How One Athlete Manages Her Rheumatoid Arthritis

Athlete Shelly has one motto: No limits! She loves tackling pursuits like marathons, 100-mile bike rides and mountain climbing. And her rheumatoid arthritis is the very reason she does it all.

Katie Alberts
More Sharing +

How does she overcome the challenges of climbing with RA? “You have to be more aware of weather changes, since a drop in temps means more pain, and you can’t take a lot of breaks to check out the view or your joints will freeze up. I have trouble attaching my crampons to my boots, so Ben does that for me, and he carries the heavier pack. But it’s all worth it when we’re standing on the summit. It’s the place that most reminds me that I have so much to be thankful for.” Read on for Shelly’s stay-tough secrets:

  1. Build a partnership with your doctor
    “I had a great rheumatologist when I lived in Bend, OR,” says Shelly. “He was everything you could want in a doctor. He listened to all my self-diagnoses and ideas, printed out research to keep me looking ahead, and also incorporated my mom into my treatment so she could support me at home. The years I spent going to his practice made me the strong patient I am today.”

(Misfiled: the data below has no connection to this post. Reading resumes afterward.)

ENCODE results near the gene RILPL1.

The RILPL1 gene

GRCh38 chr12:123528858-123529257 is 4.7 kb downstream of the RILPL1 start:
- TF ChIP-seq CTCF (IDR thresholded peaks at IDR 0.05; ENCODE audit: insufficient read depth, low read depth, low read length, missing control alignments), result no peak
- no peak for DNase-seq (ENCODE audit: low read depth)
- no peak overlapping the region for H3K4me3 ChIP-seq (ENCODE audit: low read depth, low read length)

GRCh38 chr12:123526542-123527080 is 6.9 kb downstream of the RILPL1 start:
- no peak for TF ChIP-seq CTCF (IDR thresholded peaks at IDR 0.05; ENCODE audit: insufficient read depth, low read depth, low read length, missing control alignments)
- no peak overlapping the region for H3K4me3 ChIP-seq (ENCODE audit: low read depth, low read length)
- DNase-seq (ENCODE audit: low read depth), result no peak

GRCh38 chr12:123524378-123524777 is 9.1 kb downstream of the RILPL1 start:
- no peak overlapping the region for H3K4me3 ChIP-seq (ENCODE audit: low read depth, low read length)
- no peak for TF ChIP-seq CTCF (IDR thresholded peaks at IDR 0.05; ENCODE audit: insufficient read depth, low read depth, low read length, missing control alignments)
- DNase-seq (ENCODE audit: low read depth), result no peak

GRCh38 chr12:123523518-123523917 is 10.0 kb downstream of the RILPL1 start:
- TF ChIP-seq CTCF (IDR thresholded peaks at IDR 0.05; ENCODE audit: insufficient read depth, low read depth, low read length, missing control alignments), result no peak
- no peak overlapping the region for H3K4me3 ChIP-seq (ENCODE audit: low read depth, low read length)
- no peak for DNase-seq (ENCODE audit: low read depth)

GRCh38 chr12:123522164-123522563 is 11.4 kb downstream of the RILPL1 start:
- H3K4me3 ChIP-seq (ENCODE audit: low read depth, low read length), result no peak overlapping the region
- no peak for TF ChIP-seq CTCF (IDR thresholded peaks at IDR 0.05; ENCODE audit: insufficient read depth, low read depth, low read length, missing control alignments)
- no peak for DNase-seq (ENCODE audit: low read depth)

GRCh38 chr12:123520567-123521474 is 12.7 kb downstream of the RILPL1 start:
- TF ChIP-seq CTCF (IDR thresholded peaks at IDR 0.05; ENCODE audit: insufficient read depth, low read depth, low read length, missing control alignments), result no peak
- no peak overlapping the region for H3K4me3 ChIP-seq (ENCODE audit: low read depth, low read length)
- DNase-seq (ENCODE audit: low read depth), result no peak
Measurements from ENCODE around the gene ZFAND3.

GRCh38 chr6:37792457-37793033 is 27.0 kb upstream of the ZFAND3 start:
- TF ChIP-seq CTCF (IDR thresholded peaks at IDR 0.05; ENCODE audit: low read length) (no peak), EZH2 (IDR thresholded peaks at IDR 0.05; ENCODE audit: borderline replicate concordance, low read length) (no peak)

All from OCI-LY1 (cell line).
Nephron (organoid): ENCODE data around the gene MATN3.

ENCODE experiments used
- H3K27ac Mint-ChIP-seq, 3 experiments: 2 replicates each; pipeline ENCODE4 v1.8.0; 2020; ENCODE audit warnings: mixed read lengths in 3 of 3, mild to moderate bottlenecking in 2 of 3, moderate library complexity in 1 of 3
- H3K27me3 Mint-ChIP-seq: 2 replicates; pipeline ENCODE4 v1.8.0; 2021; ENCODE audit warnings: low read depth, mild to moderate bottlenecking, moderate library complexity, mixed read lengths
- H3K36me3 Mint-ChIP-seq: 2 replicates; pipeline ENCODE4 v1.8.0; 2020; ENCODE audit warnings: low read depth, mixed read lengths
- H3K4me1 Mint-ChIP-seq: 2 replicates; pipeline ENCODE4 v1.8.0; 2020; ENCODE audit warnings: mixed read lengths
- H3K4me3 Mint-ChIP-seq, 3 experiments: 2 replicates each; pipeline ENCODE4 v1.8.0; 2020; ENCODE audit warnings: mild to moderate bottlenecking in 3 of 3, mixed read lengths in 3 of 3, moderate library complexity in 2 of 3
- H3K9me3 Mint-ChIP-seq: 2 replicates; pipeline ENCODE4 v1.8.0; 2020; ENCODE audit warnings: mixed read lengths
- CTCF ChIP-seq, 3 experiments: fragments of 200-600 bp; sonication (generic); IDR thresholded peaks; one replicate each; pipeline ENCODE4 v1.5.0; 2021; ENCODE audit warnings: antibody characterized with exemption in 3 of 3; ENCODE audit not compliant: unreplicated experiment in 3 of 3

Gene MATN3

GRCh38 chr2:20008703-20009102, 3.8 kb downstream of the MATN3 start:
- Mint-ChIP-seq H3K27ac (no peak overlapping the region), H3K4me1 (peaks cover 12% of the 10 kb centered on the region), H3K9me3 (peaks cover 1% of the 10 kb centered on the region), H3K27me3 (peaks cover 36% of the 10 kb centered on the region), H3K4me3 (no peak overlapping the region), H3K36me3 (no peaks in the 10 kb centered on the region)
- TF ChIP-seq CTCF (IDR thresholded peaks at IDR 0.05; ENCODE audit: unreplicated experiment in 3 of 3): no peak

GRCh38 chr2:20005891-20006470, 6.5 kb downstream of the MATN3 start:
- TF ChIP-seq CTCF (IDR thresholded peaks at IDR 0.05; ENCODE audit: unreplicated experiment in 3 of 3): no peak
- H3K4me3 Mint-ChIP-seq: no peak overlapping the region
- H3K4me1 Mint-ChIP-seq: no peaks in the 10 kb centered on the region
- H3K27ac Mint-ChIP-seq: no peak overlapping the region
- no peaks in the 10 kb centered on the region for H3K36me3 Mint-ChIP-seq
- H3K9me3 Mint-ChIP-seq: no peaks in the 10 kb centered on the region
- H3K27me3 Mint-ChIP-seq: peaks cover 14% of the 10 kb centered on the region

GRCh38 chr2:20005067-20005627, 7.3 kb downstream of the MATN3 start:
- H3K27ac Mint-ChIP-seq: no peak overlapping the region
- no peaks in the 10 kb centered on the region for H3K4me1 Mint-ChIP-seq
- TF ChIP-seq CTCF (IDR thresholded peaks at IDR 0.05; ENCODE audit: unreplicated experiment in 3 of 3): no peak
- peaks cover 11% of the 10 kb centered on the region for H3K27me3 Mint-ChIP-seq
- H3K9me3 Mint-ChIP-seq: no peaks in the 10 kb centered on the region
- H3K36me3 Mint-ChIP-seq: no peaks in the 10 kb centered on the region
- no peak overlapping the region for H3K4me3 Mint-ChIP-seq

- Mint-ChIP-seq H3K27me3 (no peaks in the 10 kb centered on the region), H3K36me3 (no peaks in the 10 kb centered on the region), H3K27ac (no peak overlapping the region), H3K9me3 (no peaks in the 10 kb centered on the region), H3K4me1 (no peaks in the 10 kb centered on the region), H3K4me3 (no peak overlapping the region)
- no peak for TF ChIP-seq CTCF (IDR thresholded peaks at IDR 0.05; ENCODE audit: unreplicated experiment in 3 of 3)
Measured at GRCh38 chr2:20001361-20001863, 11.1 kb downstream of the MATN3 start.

2. Spark your inner athlete
    “I volunteer with the Special Olympics as a skiing and snowshoeing instructor, and it’s convinced me that everyone can benefit from finding a sport they love. Working toward a goal and perceiving yourself as an athlete helps you love yourself and love your body—and treat it better.”
  3. Stay motivated with this:
    Bragging rights! “My husband jokes that I don’t enjoy summiting a mountain as much as I enjoy telling people I did—and there’s some truth to that!” laughs Shelly. “I like to prove people wrong. It’s easy to fall into the trap of believing that RA will get in your way, but I would never be the athlete I am today if it weren’t for my diagnosis.”
  4. Find your cheerleaders
    “It doesn’t matter if you have a disease or not—there are those people in life who support you and those who don’t,” says Shelly. “I look so healthy, I’ve had people accuse me of lying about my arthritis, while other people try to cure me. I just focus on the friends and family who love me and know my story.” 
April 2013